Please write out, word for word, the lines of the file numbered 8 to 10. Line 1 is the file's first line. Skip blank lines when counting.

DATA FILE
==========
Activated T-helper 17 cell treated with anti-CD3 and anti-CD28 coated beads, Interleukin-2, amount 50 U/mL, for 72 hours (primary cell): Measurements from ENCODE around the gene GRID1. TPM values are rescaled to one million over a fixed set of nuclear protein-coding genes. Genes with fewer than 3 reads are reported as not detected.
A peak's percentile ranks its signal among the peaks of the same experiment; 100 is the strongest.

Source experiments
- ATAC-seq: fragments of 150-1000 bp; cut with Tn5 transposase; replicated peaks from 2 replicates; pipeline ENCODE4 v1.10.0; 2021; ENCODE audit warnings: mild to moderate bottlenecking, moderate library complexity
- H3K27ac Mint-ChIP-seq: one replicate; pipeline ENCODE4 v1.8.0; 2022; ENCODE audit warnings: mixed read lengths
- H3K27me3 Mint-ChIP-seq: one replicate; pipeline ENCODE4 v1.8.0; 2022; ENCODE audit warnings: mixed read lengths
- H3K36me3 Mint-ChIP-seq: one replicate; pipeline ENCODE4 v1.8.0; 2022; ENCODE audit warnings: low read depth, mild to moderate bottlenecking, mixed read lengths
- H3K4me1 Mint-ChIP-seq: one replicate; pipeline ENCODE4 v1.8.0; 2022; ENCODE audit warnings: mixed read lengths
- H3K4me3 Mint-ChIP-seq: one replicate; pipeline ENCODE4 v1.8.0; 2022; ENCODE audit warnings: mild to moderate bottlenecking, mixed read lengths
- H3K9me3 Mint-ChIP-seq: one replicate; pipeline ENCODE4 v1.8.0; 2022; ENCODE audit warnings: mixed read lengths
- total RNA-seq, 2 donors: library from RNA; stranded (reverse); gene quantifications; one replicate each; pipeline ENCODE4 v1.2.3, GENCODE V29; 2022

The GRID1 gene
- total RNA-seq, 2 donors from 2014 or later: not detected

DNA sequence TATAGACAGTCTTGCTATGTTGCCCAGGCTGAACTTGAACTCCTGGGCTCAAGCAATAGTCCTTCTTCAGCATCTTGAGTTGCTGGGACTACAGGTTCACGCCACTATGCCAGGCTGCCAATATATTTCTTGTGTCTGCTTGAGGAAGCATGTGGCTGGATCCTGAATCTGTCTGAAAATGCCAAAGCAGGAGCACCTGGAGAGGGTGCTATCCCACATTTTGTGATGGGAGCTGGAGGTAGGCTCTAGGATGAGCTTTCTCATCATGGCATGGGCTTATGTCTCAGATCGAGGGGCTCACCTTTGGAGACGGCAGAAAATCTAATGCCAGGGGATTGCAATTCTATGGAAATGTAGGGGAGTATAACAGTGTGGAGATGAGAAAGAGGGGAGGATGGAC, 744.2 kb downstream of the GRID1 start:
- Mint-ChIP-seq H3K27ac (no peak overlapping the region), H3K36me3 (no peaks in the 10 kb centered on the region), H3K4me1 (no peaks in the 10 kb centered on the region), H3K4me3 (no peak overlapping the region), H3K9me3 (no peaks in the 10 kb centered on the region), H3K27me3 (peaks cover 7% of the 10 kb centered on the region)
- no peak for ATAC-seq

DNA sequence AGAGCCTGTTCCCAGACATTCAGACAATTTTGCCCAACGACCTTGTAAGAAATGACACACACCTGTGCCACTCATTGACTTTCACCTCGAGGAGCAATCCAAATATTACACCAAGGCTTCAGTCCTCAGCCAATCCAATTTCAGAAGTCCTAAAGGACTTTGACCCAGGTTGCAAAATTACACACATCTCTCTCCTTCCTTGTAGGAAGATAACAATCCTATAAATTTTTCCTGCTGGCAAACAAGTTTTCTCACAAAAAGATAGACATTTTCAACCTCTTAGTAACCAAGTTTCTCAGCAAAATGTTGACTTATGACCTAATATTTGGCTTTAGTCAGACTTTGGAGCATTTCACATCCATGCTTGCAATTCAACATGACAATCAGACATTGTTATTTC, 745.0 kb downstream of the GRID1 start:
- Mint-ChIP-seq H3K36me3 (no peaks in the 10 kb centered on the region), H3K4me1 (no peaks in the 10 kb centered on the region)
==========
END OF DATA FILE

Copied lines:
- H3K4me1 Mint-ChIP-seq: one replicate; pipeline ENCODE4 v1.8.0; 2022; ENCODE audit warnings: mixed read lengths
- H3K4me3 Mint-ChIP-seq: one replicate; pipeline ENCODE4 v1.8.0; 2022; ENCODE audit warnings: mild to moderate bottlenecking, mixed read lengths
- H3K9me3 Mint-ChIP-seq: one replicate; pipeline ENCODE4 v1.8.0; 2022; ENCODE audit warnings: mixed read lengths